Piaggio started on the project with an in-depth analysis of the Indian market demand characteristics and singled out a few key features of the "scooter to be," such as low cost, high engine efficiency, low fuel consumption, low driver-ground distance, and low engine emissions.
With these guidelines, Piaggio started developing a new small displacement engine that could respond to these requirements. And when the engineers came up with a first design for the crankshaft, the system was submitted to the motor center to assess the soundness of the components.
The engine center employed LMS Virtual.Lab Durability to reproduce and analyze the crankshaft subcomponents' fatigue and durability performance, using the "hot-spot" feature to single-out the "least safe point" of the system.
The engine center employed LMS Virtual.Lab Durability to reproduce and analyze the crankshaft subcomponents' fatigue and durability performance, using the "hot-spot detection" feature to single out the most critical areas of the system.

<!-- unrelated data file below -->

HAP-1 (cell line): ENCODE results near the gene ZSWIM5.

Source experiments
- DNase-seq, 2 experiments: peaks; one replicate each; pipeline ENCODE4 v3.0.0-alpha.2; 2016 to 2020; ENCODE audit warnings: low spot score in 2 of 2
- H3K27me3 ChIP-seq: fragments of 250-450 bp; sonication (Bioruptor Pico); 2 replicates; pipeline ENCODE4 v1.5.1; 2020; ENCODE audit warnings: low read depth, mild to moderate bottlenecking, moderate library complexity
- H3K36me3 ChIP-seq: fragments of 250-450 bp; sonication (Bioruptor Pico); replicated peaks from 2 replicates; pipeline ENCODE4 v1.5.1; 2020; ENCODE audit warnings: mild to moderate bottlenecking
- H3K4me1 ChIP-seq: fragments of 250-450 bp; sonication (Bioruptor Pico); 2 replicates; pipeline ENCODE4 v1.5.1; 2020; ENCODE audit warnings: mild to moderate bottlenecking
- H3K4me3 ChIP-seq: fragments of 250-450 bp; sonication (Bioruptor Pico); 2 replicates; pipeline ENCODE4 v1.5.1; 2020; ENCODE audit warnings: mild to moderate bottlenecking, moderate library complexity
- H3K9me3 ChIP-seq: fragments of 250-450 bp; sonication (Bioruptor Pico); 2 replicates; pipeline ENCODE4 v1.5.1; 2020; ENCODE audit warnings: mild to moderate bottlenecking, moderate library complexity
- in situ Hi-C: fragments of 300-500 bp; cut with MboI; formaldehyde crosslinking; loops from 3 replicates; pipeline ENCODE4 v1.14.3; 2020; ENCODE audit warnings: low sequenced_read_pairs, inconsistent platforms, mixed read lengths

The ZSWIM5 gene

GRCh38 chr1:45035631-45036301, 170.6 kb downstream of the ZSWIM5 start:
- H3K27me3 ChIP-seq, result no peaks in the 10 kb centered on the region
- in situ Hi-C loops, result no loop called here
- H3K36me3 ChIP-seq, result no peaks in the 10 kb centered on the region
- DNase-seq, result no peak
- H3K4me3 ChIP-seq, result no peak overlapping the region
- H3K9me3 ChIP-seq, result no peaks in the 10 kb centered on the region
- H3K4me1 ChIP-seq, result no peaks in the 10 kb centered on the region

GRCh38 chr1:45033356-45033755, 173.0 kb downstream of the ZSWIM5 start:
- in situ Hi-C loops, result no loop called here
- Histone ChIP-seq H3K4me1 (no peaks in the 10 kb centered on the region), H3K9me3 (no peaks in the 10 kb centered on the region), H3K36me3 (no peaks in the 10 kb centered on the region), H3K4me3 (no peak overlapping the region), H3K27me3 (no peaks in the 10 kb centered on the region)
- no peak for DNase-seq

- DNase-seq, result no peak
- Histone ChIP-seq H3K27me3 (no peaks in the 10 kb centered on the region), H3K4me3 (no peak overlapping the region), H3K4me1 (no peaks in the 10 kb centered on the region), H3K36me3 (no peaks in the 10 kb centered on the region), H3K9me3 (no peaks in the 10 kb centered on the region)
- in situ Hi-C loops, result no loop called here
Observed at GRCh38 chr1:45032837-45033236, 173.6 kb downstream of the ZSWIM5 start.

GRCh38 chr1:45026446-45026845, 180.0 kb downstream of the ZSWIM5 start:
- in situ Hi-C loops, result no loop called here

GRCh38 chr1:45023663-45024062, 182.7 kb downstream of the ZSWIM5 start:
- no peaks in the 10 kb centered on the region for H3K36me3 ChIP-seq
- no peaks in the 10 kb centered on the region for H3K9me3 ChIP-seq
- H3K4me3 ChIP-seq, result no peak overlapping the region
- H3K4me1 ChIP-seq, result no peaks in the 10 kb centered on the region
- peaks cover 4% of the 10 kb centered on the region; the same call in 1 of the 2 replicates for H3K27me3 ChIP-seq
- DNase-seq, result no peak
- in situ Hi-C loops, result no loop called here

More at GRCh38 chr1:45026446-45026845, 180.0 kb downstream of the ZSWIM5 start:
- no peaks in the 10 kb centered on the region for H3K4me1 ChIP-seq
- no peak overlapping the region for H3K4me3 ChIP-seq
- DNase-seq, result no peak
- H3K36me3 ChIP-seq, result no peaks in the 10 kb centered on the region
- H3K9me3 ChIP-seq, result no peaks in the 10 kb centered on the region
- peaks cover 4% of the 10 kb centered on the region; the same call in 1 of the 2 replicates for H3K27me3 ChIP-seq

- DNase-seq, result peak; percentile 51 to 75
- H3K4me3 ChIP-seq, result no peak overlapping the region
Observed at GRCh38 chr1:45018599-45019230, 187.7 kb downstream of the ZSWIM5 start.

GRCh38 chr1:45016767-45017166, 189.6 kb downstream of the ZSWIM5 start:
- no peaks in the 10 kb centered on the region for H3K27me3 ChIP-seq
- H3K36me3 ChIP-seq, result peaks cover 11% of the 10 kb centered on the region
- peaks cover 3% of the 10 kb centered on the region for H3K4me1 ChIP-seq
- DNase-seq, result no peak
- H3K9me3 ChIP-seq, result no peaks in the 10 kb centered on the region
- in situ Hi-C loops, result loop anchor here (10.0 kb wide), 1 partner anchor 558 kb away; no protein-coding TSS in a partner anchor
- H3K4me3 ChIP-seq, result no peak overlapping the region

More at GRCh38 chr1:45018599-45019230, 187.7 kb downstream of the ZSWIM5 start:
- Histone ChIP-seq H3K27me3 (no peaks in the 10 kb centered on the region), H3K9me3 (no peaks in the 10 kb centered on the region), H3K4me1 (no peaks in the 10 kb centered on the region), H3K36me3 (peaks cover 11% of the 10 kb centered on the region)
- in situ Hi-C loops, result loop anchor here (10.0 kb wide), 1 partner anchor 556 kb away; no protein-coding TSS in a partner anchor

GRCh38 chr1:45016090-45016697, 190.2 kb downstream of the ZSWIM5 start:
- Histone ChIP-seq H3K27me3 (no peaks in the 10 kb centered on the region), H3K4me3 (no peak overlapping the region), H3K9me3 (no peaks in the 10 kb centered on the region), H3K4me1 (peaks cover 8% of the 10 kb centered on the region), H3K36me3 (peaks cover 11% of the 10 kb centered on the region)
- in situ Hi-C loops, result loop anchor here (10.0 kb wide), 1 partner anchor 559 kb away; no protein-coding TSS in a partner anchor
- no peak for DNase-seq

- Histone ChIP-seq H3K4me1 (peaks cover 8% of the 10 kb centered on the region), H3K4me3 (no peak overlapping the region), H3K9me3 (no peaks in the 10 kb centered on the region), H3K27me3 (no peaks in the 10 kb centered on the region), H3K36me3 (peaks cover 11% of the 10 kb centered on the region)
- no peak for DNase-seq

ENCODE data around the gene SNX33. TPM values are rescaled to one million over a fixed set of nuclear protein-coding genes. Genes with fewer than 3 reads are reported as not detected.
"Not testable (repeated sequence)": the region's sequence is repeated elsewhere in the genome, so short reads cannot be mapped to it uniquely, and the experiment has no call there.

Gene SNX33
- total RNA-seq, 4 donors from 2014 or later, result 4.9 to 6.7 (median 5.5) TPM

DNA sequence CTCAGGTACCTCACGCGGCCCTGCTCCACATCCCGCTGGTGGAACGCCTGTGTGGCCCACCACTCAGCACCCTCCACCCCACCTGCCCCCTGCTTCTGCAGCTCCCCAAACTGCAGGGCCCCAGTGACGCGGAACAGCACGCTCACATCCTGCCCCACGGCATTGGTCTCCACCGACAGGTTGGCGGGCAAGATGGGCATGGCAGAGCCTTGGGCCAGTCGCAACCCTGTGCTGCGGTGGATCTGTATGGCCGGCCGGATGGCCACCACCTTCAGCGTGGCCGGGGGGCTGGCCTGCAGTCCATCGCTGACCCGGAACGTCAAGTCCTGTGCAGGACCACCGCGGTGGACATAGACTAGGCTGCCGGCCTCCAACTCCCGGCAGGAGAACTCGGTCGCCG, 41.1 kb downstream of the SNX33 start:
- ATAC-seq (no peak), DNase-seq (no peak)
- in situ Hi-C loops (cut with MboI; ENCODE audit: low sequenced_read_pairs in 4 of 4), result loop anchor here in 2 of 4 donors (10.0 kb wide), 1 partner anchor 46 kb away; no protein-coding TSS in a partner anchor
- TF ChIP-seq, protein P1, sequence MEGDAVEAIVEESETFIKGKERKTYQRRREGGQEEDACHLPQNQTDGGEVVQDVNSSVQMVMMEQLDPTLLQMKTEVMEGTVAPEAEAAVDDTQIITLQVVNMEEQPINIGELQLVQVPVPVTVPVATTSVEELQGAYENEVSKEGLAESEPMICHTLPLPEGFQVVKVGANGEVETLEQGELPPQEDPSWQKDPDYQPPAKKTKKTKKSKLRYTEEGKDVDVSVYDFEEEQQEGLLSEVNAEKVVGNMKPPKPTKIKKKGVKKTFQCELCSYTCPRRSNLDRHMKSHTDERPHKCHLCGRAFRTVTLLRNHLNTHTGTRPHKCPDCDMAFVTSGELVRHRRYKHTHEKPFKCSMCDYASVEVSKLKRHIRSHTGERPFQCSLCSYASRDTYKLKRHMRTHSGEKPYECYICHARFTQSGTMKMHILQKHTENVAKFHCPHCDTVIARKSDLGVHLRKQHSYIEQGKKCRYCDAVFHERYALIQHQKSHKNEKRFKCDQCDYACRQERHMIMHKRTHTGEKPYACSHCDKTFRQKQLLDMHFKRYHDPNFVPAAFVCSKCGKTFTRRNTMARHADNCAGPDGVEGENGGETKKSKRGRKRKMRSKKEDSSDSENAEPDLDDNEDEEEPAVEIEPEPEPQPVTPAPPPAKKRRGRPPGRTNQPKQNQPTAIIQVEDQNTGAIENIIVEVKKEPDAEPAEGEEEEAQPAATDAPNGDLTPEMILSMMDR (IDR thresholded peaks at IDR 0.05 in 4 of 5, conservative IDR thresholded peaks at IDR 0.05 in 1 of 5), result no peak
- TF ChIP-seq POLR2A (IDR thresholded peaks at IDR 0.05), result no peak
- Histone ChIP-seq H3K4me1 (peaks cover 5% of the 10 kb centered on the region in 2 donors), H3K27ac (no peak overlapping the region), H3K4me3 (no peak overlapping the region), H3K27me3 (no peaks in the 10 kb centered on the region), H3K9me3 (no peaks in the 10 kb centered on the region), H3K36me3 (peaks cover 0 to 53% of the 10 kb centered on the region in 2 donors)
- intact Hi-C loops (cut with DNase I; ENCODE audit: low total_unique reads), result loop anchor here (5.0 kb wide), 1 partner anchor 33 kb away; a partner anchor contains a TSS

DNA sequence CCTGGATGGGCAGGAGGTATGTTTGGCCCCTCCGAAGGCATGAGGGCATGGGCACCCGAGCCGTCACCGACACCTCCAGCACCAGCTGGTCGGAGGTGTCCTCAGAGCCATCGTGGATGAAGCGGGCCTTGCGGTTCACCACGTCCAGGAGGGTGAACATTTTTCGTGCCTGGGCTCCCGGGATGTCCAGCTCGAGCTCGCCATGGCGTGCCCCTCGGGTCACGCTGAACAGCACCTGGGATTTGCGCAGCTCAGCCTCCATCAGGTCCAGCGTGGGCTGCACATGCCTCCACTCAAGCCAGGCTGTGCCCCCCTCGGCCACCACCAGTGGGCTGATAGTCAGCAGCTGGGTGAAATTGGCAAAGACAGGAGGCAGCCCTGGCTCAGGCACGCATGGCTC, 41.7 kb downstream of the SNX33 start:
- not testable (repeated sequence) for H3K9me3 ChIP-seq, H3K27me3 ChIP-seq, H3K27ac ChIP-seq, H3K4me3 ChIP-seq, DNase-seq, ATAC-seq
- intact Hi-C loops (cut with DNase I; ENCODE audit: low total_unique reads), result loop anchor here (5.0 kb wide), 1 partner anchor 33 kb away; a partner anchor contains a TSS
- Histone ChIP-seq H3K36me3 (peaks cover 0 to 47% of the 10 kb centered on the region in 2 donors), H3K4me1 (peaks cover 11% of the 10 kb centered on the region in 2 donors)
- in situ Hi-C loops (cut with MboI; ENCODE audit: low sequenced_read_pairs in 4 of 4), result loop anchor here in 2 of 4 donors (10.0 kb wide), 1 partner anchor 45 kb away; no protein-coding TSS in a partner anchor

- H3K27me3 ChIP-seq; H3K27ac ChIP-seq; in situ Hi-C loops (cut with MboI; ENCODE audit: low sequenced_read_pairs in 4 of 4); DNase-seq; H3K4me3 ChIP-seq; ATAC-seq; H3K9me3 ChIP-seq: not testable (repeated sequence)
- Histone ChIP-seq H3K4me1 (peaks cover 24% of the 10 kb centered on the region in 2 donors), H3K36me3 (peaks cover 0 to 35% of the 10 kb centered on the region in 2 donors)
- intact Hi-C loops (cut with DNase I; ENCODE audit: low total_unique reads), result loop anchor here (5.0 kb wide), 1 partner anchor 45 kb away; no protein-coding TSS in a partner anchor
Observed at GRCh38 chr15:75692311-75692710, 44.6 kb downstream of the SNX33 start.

The results highlighted a spot next to the contact surface between the crankshaft and the crankpin. Using Virtual.Lab's damage contribution analysis demonstrated that the crankshaft/crankpin interference fit was the main source of fatigue damage. This information showed Piaggio that design variations on this assembly were delicate and could affect the whole crankshaft performance.
Virtual.Lab's output data on this spot were then compared to Piaggio's standards: the conclusion was that, with the current design, all crankshaft components, including the hotspot, satisfied Piaggio safety factor criteria.
"But what would have happened to the crankshaft's performance, and in particular to our hot spot, if -- without simulation analysis -- we had decided to slightly change the design of one of the system subcomponents?" asks Engineer Riccardo Testi, a long time Virtual.Lab user from Piaggio's motor center division. "Virtual.Lab provided us with the answer to this question, as it helped us calculate the impact of all neighboring components on the system and pinpoint the highest load channel in the system."
Virtual.Lab helped Piaggio calculate the impact of all neighboring components on the system and pinpoint the most damaging load channel in the system.